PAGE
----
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Trust, Power, Respect

I picked up some gems from this Farnam Street podcast where Shane Parrish interviews Adam Grant.

Around sixteen minutess in listen to Adam outline a process for recruiting the people you want. It’s about criteria for decision-making, and evaluating on those criteria, not just on a “gut-feel” method. And about having multiple interviewers, not just one. And each person has to assess for their assigned criteria, not for the overall.

It has more to do with their styles and preferences then it does their experience or resume – and takes a little longer. I interviewed a lot of data analytics leaders about this in my podcast, and there’s a summary of it in the wings.

There is a useful distinction between

soothing beliefs


beliefs that serve me well

Optimal distinctiveness: being different but belonging (join a group that’s obscure, but be part of that group, so you belong AND you can be different).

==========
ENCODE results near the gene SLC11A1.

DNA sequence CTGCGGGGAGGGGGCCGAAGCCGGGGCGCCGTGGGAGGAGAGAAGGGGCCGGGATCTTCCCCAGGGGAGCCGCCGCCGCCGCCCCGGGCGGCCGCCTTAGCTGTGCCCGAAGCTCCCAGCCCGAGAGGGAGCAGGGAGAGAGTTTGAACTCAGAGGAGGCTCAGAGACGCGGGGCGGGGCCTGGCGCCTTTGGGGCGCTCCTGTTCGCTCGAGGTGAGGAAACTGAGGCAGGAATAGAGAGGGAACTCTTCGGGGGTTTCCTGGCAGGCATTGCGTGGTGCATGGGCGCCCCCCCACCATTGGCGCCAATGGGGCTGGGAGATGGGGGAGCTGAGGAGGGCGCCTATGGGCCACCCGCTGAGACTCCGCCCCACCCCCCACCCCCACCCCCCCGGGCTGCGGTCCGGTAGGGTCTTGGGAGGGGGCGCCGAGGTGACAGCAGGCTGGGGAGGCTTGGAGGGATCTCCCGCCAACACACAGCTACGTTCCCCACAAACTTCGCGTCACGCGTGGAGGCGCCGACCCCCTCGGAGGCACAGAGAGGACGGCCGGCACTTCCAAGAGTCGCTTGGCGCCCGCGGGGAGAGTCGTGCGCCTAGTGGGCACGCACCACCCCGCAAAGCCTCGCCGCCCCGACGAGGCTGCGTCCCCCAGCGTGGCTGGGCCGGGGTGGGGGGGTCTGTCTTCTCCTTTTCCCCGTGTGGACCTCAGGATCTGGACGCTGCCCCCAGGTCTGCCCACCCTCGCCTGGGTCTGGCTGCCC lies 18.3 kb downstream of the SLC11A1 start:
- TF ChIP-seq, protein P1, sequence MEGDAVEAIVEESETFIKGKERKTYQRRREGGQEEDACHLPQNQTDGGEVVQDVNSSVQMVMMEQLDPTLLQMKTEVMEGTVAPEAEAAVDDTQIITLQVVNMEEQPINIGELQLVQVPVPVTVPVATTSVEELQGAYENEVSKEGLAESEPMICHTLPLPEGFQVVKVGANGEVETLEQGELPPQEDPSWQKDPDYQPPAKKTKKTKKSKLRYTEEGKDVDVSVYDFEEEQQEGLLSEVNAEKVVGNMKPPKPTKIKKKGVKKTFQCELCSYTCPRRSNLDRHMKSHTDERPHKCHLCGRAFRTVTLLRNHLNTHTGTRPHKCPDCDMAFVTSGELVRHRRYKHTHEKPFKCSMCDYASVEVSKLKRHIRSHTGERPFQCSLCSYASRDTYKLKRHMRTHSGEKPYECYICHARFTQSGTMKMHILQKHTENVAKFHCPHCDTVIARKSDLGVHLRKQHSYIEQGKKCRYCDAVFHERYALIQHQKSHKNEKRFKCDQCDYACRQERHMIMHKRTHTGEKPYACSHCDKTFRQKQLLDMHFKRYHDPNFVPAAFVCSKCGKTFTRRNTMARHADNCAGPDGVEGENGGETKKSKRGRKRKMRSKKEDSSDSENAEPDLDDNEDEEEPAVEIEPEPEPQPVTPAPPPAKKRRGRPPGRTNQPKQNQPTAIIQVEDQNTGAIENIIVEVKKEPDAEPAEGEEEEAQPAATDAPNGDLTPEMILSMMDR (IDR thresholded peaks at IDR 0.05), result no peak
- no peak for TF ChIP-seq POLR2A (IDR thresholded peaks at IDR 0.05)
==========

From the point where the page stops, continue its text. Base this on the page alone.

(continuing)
Also, where people pull their power from. Adam quotes the French and Raven model for power:

  • Expert Power
  • Referent power (liked and respected)
  • Coercive power
  • Reward power
  • Legitimate power
  • Informational Power.

Around 23 Minutes in, check out the stuff around psychological safety

The two foundations [of psychological safety] are trust and respect.

Leaders who sought feedback more often had teams with higher levels of psychological safety

but getting people to ask for feedback didn’t necessarily increase psychological safety (depending on how they responded)

They asked leaders to criticse themselves out loud – CEOs who did this naturally had higher levels of psych safety in their teams, those who showed that level of vulnerability had a higher level of psych safety in the team for about a year. This relates to the Why Should Anyone be Lead by You principle of authenticity.

On another note, check out this McKinsey insight on keeping and developing talent. 

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